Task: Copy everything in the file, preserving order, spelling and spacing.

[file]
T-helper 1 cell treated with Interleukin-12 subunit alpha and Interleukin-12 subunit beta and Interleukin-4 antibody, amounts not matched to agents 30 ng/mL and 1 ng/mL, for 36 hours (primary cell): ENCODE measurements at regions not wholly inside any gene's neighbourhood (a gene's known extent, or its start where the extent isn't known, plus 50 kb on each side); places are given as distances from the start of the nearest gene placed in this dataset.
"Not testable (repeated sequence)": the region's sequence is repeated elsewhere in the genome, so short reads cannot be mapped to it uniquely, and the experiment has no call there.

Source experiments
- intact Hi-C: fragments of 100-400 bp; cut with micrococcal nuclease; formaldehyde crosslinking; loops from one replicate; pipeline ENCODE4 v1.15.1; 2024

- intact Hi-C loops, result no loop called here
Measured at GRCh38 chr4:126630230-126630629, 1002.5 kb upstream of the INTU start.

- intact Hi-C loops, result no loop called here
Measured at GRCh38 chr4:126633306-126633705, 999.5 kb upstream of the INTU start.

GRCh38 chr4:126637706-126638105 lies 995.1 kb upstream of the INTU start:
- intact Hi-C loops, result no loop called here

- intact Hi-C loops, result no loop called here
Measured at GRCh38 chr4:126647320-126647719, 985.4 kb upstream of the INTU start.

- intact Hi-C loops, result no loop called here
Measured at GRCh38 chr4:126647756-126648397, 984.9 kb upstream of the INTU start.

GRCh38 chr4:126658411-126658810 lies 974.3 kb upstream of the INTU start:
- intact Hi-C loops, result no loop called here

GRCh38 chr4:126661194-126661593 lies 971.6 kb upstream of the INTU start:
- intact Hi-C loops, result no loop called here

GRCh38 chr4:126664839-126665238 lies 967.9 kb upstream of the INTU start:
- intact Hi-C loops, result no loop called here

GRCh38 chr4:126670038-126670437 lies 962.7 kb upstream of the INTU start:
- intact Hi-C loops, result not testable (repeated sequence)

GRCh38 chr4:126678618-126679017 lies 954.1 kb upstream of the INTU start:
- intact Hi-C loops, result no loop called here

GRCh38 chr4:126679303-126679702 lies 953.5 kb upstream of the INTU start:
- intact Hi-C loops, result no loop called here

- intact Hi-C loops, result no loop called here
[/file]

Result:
T-helper 1 cell treated with Interleukin-12 subunit alpha and Interleukin-12 subunit beta and Interleukin-4 antibody, amounts not matched to agents 30 ng/mL and 1 ng/mL, for 36 hours (primary cell): ENCODE measurements at regions not wholly inside any gene's neighbourhood (a gene's known extent, or its start where the extent isn't known, plus 50 kb on each side); places are given as distances from the start of the nearest gene placed in this dataset.
"Not testable (repeated sequence)": the region's sequence is repeated elsewhere in the genome, so short reads cannot be mapped to it uniquely, and the experiment has no call there.

Source experiments
- intact Hi-C: fragments of 100-400 bp; cut with micrococcal nuclease; formaldehyde crosslinking; loops from one replicate; pipeline ENCODE4 v1.15.1; 2024

- intact Hi-C loops, result no loop called here
Measured at GRCh38 chr4:126630230-126630629, 1002.5 kb upstream of the INTU start.

- intact Hi-C loops, result no loop called here
Measured at GRCh38 chr4:126633306-126633705, 999.5 kb upstream of the INTU start.

GRCh38 chr4:126637706-126638105 lies 995.1 kb upstream of the INTU start:
- intact Hi-C loops, result no loop called here

- intact Hi-C loops, result no loop called here
Measured at GRCh38 chr4:126647320-126647719, 985.4 kb upstream of the INTU start.

- intact Hi-C loops, result no loop called here
Measured at GRCh38 chr4:126647756-126648397, 984.9 kb upstream of the INTU start.

GRCh38 chr4:126658411-126658810 lies 974.3 kb upstream of the INTU start:
- intact Hi-C loops, result no loop called here

GRCh38 chr4:126661194-126661593 lies 971.6 kb upstream of the INTU start:
- intact Hi-C loops, result no loop called here

GRCh38 chr4:126664839-126665238 lies 967.9 kb upstream of the INTU start:
- intact Hi-C loops, result no loop called here

GRCh38 chr4:126670038-126670437 lies 962.7 kb upstream of the INTU start:
- intact Hi-C loops, result not testable (repeated sequence)

GRCh38 chr4:126678618-126679017 lies 954.1 kb upstream of the INTU start:
- intact Hi-C loops, result no loop called here

GRCh38 chr4:126679303-126679702 lies 953.5 kb upstream of the INTU start:
- intact Hi-C loops, result no loop called here

- intact Hi-C loops, result no loop called here